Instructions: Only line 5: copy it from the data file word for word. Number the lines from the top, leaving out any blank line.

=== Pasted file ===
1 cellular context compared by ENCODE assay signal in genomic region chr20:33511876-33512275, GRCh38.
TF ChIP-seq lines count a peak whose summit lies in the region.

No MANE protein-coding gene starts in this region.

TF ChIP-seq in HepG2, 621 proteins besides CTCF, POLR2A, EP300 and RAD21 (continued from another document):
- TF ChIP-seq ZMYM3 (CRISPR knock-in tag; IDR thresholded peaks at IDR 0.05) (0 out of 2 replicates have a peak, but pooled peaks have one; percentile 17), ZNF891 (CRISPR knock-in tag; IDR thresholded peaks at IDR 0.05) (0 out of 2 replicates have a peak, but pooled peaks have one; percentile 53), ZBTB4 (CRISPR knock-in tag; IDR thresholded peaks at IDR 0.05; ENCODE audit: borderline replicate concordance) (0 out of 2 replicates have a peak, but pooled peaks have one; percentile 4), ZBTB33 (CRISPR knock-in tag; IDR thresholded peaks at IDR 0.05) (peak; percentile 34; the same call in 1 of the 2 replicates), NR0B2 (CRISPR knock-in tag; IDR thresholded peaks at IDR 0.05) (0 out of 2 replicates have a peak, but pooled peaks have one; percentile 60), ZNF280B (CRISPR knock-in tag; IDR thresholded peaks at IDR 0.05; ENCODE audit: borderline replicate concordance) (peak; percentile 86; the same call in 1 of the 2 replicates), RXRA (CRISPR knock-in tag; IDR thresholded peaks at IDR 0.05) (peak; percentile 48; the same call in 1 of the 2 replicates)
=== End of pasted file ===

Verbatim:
- TF ChIP-seq ZMYM3 (CRISPR knock-in tag; IDR thresholded peaks at IDR 0.05) (0 out of 2 replicates have a peak, but pooled peaks have one; percentile 17), ZNF891 (CRISPR knock-in tag; IDR thresholded peaks at IDR 0.05) (0 out of 2 replicates have a peak, but pooled peaks have one; percentile 53), ZBTB4 (CRISPR knock-in tag; IDR thresholded peaks at IDR 0.05; ENCODE audit: borderline replicate concordance) (0 out of 2 replicates have a peak, but pooled peaks have one; percentile 4), ZBTB33 (CRISPR knock-in tag; IDR thresholded peaks at IDR 0.05) (peak; percentile 34; the same call in 1 of the 2 replicates), NR0B2 (CRISPR knock-in tag; IDR thresholded peaks at IDR 0.05) (0 out of 2 replicates have a peak, but pooled peaks have one; percentile 60), ZNF280B (CRISPR knock-in tag; IDR thresholded peaks at IDR 0.05; ENCODE audit: borderline replicate concordance) (peak; percentile 86; the same call in 1 of the 2 replicates), RXRA (CRISPR knock-in tag; IDR thresholded peaks at IDR 0.05) (peak; percentile 48; the same call in 1 of the 2 replicates)